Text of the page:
By 2020, nearly two-thirds of all enterprise IT infrastructure and software spending will be on cloud-based offerings.
As more companies move to the cloud, having the right skills has evolved into an enterprise core competency. Not surprisingly, many companies are finding themselves facing a shortage of the very capabilities they need most.
To stay competitive, organizations must ensure that their internal capabilities are able to stay ahead of the innovations their businesses face. Hiring is only a short-term solution to what is essentially an ongoing business problem.
The long-term solution is ultimately rooted in learning and development from the inside out. Here are four best practices that your company can implement for a new training paradigm.
Treat the skills gap as a dynamic business problem
The cloud is a $153 billion industry that continues to increase in value every year. Cloud computing is not a plug-and-play technology. While spinning up an instance on AWS, Microsoft Azure, or other public clouds is easily done, an organization’s ability to truly leverage cloud solutions depends on the skills of cloud solutions architects, network engineers, and DevOps engineers.
The lack of experienced and skilled practitioners has tangible business consequences. A report by cloud vendor Rackspace found that 71 percent of IT departments believe their organization has missed out on opportunities to increase revenue, estimated at $258 million per year.
Like any other business initiative that impacts your bottom line, your cloud training must align with your strategic goals in ways that are measurable, scalable, and repeatable across the business. Training must also be strategic through the creation of training plans that are role-specific and oriented for skill sets demanded in the future. And, training should be built into each manager’s objectives alongside business goals. No matter how you do it, cloud skills must be treated as an ongoing business challenge—and opportunity—because your organization depends on it.
Simply making training available is insufficient on its own
Most organizations already provide access to some learning opportunities, either through corporate learning management systems or through an annual training allowance. Today, the options for learning and development are plentiful. Online learning platforms have course offerings in the thousands and most technology vendors offer their own instructional arm to help end users learn and adopt their offerings. However, there’s just one problem: just making training available doesn’t lead to good results.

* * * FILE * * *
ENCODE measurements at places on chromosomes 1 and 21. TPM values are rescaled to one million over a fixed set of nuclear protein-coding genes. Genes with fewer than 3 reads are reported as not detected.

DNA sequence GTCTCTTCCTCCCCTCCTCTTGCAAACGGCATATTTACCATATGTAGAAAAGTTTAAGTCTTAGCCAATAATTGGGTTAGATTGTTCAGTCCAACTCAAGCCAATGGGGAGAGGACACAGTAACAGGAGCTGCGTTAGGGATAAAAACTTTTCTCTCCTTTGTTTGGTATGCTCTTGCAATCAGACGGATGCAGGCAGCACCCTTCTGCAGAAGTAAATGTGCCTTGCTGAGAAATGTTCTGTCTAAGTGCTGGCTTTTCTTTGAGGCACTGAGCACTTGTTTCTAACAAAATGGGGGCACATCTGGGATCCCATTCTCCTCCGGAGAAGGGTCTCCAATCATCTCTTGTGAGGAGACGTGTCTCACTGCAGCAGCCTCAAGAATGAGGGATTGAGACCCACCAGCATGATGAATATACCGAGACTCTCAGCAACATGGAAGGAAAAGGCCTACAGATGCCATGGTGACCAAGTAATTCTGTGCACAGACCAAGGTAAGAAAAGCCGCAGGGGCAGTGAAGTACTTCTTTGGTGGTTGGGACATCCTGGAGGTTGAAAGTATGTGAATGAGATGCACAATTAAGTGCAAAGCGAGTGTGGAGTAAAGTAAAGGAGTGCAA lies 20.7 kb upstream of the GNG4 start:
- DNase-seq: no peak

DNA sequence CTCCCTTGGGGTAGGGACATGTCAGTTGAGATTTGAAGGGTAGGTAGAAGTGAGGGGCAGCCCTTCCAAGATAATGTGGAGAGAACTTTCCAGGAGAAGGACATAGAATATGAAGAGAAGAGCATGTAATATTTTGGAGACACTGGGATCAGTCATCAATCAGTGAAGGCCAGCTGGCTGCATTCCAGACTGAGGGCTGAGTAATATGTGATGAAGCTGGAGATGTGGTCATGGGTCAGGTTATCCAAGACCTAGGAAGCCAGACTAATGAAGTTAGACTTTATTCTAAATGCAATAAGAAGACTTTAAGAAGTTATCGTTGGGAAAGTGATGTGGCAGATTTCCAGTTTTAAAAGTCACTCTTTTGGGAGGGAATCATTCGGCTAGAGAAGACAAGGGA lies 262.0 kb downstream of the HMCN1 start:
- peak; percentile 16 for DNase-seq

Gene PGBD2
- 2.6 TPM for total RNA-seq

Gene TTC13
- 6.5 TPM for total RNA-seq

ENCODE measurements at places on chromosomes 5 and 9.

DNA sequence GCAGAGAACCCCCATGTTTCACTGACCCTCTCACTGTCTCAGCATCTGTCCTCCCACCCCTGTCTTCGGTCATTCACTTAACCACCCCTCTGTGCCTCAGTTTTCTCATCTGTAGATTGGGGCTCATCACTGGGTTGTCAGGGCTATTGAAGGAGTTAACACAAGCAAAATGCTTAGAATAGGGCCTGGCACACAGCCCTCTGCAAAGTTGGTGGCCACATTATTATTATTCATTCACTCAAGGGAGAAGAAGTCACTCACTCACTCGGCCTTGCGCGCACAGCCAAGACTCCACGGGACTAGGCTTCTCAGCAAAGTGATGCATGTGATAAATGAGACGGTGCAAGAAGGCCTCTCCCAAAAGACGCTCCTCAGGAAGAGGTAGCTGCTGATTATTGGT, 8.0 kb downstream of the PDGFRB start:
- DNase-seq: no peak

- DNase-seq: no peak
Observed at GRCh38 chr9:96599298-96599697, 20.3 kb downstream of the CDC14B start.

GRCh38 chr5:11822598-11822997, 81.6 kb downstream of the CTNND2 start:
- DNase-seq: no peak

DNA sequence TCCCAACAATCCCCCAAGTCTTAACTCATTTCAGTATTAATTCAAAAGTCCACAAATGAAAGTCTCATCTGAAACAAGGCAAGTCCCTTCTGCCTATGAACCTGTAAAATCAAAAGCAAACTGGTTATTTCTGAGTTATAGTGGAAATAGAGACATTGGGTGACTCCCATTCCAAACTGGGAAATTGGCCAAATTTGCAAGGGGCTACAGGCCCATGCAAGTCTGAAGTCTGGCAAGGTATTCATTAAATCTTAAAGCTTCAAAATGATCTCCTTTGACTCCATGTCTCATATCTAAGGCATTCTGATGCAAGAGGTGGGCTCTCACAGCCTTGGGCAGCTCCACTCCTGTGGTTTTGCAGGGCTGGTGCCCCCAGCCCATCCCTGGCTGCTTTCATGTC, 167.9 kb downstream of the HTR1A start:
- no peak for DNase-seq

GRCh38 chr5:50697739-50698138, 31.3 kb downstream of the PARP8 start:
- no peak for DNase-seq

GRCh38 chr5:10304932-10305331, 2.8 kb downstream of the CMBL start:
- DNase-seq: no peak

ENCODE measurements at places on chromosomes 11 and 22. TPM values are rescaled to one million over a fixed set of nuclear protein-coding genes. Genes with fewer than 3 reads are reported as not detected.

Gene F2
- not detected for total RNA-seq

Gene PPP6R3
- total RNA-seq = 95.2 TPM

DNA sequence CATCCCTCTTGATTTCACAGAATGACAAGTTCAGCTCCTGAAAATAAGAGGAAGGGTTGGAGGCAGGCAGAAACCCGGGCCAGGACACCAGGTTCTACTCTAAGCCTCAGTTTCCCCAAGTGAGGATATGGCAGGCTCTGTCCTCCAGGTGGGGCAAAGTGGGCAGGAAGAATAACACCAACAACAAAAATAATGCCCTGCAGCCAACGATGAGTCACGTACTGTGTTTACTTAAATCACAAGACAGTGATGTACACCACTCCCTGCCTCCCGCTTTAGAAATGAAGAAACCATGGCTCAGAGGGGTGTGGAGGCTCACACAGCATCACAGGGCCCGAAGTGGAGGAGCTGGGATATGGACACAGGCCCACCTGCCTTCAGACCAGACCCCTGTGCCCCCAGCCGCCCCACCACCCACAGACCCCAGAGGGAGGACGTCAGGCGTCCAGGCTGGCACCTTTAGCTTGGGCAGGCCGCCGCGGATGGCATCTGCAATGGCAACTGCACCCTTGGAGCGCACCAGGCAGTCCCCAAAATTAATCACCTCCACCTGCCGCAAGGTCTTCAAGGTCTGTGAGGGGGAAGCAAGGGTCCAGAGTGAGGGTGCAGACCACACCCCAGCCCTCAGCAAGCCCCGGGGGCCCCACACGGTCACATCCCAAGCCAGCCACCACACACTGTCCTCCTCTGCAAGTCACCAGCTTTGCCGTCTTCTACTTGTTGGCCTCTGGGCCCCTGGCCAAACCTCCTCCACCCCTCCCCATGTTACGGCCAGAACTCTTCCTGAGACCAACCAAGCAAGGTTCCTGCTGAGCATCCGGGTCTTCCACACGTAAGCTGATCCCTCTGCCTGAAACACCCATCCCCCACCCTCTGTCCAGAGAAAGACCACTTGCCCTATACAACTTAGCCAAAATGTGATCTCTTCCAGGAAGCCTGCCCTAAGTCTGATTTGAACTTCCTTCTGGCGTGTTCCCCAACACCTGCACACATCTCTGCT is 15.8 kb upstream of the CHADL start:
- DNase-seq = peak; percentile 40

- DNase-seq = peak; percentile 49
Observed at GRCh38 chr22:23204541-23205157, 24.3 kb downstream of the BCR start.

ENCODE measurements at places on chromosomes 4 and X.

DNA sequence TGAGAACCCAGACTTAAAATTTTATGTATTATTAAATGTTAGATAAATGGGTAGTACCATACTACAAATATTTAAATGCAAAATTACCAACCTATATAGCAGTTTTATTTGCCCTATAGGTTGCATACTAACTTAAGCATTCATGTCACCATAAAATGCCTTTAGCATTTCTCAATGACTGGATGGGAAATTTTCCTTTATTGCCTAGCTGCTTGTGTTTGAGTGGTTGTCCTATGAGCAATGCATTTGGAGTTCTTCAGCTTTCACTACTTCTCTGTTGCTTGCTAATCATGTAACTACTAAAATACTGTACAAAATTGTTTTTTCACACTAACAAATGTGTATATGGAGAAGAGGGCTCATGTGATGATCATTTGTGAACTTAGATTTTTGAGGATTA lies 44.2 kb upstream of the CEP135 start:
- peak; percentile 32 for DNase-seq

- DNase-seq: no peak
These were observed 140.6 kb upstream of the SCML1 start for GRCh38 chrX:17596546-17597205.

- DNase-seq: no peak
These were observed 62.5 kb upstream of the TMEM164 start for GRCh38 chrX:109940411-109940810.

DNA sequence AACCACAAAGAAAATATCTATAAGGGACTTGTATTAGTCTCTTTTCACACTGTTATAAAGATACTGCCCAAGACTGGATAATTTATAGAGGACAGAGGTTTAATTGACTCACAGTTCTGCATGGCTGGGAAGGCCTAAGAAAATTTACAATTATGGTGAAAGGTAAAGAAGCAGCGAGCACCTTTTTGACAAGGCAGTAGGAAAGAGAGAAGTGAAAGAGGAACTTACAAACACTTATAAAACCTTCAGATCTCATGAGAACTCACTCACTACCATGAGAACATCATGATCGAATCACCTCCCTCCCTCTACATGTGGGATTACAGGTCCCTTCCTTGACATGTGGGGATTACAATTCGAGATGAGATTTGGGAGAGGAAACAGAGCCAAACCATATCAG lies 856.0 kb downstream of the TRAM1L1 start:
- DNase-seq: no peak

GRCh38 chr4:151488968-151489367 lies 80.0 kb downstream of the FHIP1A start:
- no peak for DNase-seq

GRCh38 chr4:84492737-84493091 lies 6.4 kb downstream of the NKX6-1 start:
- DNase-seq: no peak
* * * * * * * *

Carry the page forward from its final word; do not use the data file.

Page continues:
Training based on good intentions is rarely successful. When training does happen, how can you measure skill acquisition if you’re only able to verify completion? In a world where an enterprise’s ability to be competitive depends so heavily on its workforce, learning and development can’t be left up to chance.
Instead, organizations need to guide skill development in the right direction. A structured approach guides consumption of the right content, assesses how teams are performing, measures skill acquisition and analyzes progress. Finally, since cloud computing is always evolving, it’s important to build a culture of continuous improvement to stay up to date as a matter of practice.
Don’t just settle for certifications
While platform and technology-specific certifications are good for providing foundational knowledge for a single platform, being able to understand additional best practices and implementation details is important. As organizations increasingly choose multi-cloud strategies, the environment where skills will be applied will be increasingly complex, requiring expertise in a wider range of platforms and technologies.
Certification doesn’t go far enough in preparing teams to operate on the job in the context of their environment and tech stack. Teams may pursue certification as part of a larger training initiative to get members on the same page or to gain deep knowledge of a technology or platform. Some organizations are taking the concept one step further and building specific tracks that align with the intricacies of their stacks, internal policies, and procedures to deliver customized certification programs and employee onboarding.
Address the full range of stakeholders
Today, organizations are using the cloud for more than just cheaper storage and processing power. They’re leveraging its benefits to address different business use cases such as big data, machine learning, and artificial intelligence. Meanwhile, while most business teams purport to understand cloud, the majority of business teams simple don’t.
As a result, the cloud’s growing relevance to the business means that the need for cloud training extends beyond technology teams. A report from research firm IDC found that organizations benefit when they train comprehensively for cloud across the organization and to all stakeholders.
Everyone will need to learn the fundamentals of using cloud services in your business, but the most effective training is training that is based on and relevant to the learner’s role in the organization. Business professionals in non-technology roles will need to be able to “hold a cloud conversation” in order to interface with other teams or to sell solutions more effectively. Teams already working in the cloud need deeper level training in the context of implementation and the areas where they will be contributing. Given the dynamic nature of cloud technologies, all stakeholders will need continuous training to ensure that progress is aligning with desired future-state targets based on industry and technology to keep skills current.